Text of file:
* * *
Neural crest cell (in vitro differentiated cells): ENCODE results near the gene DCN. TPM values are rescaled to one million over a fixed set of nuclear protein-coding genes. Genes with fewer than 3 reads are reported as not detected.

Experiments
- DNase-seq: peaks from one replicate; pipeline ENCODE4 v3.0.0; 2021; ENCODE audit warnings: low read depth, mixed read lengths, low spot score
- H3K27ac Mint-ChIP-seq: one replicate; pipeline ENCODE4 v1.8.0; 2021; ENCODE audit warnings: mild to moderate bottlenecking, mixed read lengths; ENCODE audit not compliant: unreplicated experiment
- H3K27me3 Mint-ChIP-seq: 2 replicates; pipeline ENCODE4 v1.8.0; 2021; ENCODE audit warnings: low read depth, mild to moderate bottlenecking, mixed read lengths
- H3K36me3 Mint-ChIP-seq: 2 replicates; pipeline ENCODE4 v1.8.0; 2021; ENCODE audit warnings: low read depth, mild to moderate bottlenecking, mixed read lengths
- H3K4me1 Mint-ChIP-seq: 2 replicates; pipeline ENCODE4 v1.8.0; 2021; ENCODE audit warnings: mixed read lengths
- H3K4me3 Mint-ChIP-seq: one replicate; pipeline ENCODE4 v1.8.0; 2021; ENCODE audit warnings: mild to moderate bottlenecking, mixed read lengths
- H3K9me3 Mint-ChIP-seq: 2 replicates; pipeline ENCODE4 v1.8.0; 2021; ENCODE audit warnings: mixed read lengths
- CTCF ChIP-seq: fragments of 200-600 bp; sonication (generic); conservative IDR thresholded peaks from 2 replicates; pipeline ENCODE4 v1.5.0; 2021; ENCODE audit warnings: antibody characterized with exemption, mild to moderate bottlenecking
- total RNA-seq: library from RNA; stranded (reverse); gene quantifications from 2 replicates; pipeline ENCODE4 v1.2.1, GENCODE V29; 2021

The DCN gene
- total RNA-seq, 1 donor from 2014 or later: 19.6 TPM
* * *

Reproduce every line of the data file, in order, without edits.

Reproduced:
Neural crest cell (in vitro differentiated cells): ENCODE results near the gene DCN. TPM values are rescaled to one million over a fixed set of nuclear protein-coding genes. Genes with fewer than 3 reads are reported as not detected.

Experiments
- DNase-seq: peaks from one replicate; pipeline ENCODE4 v3.0.0; 2021; ENCODE audit warnings: low read depth, mixed read lengths, low spot score
- H3K27ac Mint-ChIP-seq: one replicate; pipeline ENCODE4 v1.8.0; 2021; ENCODE audit warnings: mild to moderate bottlenecking, mixed read lengths; ENCODE audit not compliant: unreplicated experiment
- H3K27me3 Mint-ChIP-seq: 2 replicates; pipeline ENCODE4 v1.8.0; 2021; ENCODE audit warnings: low read depth, mild to moderate bottlenecking, mixed read lengths
- H3K36me3 Mint-ChIP-seq: 2 replicates; pipeline ENCODE4 v1.8.0; 2021; ENCODE audit warnings: low read depth, mild to moderate bottlenecking, mixed read lengths
- H3K4me1 Mint-ChIP-seq: 2 replicates; pipeline ENCODE4 v1.8.0; 2021; ENCODE audit warnings: mixed read lengths
- H3K4me3 Mint-ChIP-seq: one replicate; pipeline ENCODE4 v1.8.0; 2021; ENCODE audit warnings: mild to moderate bottlenecking, mixed read lengths
- H3K9me3 Mint-ChIP-seq: 2 replicates; pipeline ENCODE4 v1.8.0; 2021; ENCODE audit warnings: mixed read lengths
- CTCF ChIP-seq: fragments of 200-600 bp; sonication (generic); conservative IDR thresholded peaks from 2 replicates; pipeline ENCODE4 v1.5.0; 2021; ENCODE audit warnings: antibody characterized with exemption, mild to moderate bottlenecking
- total RNA-seq: library from RNA; stranded (reverse); gene quantifications from 2 replicates; pipeline ENCODE4 v1.2.1, GENCODE V29; 2021

The DCN gene
- total RNA-seq, 1 donor from 2014 or later: 19.6 TPM